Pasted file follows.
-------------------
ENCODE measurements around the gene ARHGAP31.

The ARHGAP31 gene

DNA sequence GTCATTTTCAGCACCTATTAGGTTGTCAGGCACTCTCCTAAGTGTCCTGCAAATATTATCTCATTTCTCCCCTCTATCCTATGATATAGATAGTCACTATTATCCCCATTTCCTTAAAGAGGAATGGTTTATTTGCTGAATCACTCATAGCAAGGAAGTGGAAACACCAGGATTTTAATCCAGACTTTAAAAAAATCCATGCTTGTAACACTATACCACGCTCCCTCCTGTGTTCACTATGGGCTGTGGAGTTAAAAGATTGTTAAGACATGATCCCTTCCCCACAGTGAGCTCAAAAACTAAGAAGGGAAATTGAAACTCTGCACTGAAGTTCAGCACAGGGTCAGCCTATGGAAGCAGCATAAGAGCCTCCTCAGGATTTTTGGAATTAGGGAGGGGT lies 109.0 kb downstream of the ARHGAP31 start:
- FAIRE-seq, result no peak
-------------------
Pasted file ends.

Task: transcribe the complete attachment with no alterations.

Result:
ENCODE measurements around the gene ARHGAP31.

The ARHGAP31 gene

DNA sequence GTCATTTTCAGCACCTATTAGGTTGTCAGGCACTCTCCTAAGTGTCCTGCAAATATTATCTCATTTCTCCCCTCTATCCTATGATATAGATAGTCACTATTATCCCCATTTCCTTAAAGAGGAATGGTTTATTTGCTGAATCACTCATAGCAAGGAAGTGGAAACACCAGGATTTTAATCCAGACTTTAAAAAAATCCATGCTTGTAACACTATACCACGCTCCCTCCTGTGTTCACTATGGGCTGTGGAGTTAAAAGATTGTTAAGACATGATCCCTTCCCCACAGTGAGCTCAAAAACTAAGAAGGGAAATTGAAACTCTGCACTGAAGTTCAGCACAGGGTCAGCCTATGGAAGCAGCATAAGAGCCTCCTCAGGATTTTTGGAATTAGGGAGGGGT lies 109.0 kb downstream of the ARHGAP31 start:
- FAIRE-seq, result no peak